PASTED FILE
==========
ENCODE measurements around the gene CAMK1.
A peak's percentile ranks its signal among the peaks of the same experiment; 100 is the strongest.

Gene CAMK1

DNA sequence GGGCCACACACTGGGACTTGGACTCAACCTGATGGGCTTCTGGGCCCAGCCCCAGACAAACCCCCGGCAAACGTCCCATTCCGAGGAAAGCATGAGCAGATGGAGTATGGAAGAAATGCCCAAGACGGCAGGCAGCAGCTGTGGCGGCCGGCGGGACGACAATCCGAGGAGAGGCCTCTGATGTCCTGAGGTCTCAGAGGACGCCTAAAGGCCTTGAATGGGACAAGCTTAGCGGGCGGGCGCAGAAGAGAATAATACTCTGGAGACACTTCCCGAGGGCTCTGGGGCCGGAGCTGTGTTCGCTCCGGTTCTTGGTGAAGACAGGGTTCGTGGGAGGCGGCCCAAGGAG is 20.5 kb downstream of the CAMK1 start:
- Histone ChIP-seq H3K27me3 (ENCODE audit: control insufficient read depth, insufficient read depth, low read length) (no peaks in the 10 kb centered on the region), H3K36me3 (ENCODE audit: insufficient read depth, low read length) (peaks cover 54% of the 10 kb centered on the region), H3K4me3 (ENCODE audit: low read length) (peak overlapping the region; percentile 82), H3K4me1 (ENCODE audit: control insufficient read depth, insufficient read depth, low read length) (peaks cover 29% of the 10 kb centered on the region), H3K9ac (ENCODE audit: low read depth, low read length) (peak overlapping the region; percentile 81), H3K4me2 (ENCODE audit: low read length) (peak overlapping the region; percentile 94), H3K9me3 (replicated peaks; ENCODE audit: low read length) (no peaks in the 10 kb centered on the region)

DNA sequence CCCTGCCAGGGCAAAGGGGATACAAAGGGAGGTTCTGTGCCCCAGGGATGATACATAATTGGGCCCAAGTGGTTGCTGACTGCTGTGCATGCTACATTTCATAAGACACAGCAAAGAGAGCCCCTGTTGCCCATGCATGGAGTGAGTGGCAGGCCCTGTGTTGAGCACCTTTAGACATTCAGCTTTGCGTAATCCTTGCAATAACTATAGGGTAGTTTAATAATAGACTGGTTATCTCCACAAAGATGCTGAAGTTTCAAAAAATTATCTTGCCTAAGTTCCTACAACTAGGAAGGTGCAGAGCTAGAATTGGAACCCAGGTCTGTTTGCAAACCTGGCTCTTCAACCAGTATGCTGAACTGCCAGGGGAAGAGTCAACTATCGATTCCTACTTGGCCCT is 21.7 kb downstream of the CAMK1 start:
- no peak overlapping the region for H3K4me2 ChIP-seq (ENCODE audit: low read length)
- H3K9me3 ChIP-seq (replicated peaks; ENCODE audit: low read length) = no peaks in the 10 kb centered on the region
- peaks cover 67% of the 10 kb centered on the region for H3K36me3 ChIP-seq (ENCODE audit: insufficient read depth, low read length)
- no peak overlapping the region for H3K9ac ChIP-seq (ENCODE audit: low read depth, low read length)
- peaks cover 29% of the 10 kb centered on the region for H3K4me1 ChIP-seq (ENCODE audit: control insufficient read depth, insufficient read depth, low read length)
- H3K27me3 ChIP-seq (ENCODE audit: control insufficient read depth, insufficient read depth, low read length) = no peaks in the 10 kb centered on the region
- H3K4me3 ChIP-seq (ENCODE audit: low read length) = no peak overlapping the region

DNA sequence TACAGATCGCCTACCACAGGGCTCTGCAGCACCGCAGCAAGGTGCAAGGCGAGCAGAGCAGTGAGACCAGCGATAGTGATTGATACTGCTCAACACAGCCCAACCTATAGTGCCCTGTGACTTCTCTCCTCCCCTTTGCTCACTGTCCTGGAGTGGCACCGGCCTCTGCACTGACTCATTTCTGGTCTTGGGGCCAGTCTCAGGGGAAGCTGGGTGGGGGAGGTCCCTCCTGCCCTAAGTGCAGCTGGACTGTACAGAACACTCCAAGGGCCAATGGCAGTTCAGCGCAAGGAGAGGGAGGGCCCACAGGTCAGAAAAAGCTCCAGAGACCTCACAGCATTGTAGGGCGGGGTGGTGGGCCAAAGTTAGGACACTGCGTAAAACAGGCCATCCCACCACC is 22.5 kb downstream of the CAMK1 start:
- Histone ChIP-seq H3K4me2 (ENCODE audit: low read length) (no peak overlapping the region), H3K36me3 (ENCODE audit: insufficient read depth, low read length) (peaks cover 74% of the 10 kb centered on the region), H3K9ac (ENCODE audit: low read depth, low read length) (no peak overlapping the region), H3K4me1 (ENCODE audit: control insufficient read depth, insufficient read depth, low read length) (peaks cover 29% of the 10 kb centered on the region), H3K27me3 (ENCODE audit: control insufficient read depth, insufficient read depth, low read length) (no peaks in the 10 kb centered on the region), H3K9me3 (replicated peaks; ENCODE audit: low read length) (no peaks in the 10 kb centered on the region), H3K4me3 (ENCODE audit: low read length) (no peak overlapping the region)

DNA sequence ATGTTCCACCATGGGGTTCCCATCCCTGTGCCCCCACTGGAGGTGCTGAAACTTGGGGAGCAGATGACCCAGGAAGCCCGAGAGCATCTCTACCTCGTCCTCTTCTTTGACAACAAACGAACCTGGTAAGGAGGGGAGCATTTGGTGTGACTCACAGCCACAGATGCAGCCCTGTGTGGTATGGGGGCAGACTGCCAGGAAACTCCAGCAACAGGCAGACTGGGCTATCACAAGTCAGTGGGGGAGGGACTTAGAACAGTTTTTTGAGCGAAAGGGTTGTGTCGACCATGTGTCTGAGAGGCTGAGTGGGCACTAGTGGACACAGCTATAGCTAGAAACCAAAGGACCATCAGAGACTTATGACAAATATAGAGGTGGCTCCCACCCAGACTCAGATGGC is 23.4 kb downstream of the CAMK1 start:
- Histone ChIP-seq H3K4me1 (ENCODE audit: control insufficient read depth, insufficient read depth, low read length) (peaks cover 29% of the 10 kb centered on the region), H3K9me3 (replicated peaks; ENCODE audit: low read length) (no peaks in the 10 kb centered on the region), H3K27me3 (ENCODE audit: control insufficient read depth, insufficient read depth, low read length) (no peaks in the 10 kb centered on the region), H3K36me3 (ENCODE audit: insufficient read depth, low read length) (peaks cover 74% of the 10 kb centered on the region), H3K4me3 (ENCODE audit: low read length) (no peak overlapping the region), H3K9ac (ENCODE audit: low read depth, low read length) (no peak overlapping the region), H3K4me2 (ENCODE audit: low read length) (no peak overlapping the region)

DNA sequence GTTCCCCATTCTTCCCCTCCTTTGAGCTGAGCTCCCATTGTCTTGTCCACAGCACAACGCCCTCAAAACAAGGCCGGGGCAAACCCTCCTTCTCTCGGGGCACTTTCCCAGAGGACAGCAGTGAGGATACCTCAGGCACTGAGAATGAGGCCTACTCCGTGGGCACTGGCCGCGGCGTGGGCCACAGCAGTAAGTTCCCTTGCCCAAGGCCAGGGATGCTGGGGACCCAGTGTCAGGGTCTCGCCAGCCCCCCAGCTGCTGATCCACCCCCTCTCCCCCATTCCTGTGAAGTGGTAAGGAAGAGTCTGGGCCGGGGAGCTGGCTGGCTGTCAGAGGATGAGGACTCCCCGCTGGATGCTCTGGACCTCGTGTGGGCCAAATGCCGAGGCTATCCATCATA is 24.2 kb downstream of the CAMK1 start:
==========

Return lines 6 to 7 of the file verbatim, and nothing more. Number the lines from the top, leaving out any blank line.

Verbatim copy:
DNA sequence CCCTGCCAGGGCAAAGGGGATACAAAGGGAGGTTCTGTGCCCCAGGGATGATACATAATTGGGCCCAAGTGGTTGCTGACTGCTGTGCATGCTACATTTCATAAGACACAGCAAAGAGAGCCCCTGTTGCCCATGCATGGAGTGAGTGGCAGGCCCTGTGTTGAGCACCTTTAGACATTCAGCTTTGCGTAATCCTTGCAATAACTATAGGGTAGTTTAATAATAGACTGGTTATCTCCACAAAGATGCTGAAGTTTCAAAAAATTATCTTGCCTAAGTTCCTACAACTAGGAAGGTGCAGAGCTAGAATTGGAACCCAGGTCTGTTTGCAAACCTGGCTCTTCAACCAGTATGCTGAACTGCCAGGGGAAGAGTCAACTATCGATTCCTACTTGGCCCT is 21.7 kb downstream of the CAMK1 start:
- no peak overlapping the region for H3K4me2 ChIP-seq (ENCODE audit: low read length)